A postal survey of the assessment procedure for personality disorder in forensic settings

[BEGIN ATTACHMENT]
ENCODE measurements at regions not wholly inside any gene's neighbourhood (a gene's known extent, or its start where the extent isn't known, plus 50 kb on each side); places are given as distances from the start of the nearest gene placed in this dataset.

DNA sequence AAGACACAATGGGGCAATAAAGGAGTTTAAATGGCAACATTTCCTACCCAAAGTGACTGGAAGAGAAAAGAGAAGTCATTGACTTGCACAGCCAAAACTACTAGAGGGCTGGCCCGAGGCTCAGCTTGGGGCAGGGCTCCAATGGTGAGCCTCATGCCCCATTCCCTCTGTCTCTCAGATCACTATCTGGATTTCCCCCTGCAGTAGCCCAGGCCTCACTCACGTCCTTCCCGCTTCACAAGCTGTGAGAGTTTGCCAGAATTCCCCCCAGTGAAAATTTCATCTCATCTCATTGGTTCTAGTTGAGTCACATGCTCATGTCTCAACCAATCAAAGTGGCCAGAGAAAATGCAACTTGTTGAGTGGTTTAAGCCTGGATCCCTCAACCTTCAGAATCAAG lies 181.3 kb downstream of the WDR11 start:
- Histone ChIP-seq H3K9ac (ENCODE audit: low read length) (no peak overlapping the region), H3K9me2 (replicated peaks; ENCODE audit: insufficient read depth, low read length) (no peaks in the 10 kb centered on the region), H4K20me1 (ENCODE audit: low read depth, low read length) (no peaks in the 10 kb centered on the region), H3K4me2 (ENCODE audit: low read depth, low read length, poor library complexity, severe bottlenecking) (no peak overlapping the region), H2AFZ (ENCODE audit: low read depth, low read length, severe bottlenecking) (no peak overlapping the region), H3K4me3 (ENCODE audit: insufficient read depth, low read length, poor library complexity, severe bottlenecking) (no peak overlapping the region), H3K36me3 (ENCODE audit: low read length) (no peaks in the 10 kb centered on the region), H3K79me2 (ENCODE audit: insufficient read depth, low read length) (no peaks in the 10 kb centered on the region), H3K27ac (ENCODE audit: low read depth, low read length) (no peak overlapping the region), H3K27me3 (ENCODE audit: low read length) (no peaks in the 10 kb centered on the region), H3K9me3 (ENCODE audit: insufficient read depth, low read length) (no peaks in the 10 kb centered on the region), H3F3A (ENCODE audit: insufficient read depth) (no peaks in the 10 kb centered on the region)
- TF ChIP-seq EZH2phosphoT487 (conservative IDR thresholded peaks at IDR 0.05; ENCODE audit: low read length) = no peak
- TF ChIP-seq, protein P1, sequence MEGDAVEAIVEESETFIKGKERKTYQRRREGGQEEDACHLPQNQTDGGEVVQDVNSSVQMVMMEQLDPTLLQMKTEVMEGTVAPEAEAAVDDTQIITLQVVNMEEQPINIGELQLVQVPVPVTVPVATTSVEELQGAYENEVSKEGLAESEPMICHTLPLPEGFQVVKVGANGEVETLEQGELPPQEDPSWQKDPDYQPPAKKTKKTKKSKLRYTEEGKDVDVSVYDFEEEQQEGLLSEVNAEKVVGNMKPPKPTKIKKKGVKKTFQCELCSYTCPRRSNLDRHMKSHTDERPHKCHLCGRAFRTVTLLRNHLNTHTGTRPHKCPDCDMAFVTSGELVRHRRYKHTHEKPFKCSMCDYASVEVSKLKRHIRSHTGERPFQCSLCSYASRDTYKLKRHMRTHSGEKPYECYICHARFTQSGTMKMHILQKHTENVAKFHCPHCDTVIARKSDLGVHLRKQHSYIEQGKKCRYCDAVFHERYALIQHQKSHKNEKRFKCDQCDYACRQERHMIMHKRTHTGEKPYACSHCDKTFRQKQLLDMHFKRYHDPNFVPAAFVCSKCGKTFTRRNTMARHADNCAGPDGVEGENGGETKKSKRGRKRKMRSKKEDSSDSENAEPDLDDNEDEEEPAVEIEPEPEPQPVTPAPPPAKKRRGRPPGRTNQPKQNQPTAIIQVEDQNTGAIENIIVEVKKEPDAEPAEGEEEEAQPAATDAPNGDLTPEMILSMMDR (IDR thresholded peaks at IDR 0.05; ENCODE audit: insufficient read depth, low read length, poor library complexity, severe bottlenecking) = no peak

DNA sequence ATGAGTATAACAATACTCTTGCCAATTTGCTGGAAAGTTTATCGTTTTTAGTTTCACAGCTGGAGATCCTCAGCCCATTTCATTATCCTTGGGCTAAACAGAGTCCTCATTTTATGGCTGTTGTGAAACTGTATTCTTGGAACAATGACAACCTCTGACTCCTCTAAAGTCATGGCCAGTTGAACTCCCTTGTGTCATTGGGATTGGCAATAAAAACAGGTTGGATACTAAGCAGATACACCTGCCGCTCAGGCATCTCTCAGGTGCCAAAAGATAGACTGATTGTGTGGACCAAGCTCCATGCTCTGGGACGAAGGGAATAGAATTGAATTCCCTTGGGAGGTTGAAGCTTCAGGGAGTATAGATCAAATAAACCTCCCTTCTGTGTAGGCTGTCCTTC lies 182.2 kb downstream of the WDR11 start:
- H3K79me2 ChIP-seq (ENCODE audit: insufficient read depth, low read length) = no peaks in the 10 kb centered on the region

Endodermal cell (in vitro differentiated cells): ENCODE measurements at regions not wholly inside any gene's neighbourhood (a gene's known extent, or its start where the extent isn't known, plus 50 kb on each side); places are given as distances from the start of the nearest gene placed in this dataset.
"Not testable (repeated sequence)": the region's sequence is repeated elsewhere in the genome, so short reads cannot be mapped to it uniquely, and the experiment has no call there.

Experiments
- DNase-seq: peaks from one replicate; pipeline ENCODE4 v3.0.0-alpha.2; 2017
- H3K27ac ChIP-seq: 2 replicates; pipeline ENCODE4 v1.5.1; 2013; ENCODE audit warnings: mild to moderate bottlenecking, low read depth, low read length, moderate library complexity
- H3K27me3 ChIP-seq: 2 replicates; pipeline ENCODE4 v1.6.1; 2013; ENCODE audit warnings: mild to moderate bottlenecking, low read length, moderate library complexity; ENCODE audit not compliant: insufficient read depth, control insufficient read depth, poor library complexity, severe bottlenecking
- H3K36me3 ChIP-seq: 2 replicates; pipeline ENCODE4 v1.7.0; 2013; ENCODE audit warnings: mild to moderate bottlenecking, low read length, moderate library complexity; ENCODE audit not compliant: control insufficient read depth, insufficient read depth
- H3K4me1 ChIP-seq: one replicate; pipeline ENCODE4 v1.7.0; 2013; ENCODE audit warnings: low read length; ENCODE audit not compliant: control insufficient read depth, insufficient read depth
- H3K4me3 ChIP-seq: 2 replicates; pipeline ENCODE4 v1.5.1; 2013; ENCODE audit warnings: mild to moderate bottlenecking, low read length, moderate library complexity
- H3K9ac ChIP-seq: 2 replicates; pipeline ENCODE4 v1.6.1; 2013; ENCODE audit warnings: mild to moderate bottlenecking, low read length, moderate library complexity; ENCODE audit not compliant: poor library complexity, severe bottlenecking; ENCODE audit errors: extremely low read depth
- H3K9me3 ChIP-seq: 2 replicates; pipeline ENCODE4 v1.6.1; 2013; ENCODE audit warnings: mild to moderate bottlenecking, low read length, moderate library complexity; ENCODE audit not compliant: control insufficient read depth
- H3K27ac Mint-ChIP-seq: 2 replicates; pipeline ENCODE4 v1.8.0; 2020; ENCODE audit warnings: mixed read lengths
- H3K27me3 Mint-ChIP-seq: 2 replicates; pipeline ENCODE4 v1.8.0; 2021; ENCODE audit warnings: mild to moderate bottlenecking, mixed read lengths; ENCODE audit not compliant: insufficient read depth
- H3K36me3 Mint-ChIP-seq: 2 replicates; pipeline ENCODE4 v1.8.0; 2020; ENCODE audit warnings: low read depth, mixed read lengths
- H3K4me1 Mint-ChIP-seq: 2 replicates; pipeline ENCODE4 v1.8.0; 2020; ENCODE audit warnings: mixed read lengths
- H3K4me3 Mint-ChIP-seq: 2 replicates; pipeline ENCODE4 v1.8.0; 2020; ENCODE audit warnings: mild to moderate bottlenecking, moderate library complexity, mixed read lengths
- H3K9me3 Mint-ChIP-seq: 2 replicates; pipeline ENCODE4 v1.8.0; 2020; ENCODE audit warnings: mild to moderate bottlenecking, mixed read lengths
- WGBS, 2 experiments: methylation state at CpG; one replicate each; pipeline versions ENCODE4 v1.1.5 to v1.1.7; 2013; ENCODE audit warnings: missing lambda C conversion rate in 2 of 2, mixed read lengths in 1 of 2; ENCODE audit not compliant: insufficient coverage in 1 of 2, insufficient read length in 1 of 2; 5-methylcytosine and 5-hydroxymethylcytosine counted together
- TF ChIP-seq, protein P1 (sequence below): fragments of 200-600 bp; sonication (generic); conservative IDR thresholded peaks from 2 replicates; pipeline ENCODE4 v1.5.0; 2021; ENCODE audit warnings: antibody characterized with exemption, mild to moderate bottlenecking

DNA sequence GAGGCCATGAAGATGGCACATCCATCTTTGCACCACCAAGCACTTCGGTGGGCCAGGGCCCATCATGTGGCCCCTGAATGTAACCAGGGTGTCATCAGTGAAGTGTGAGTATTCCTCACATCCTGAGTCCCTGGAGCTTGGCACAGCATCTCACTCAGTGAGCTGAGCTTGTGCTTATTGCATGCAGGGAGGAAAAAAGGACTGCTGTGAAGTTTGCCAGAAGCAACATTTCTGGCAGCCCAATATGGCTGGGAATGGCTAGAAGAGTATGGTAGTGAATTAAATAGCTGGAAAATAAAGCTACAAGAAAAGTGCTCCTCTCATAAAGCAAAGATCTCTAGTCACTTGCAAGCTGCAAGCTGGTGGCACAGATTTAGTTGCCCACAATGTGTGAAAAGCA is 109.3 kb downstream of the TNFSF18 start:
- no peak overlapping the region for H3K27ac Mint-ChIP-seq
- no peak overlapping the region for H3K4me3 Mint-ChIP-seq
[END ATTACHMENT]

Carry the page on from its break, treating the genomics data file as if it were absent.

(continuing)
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Aims and method: A survey of 50 in-patient forensic health care and prison services in England, Wales and Scotland was employed to evaluate: (a) how severe personality disorder is assessed; and (b) how assessments compare with recommendations concerning standardised assessment by the Working Group on Psychopathic Disorder (Reed, 1994). Results: Seventy per cent of services responded, of whom 40% formally assessed personality disorder. Fifty-four instruments were routinely employed. Assessments of personality structure and cognitive/emotional styles were more common than structured diagnostic instruments or ratings of interpersonal functioning. Of the assessment tools, 25.7% of services provided at least one suggested by Reed (1994). Clinical implications: A nationally agreed, focused repertoire of instruments should be encouraged within secure forensic settings offering assessments to individuals with severe personality disorder.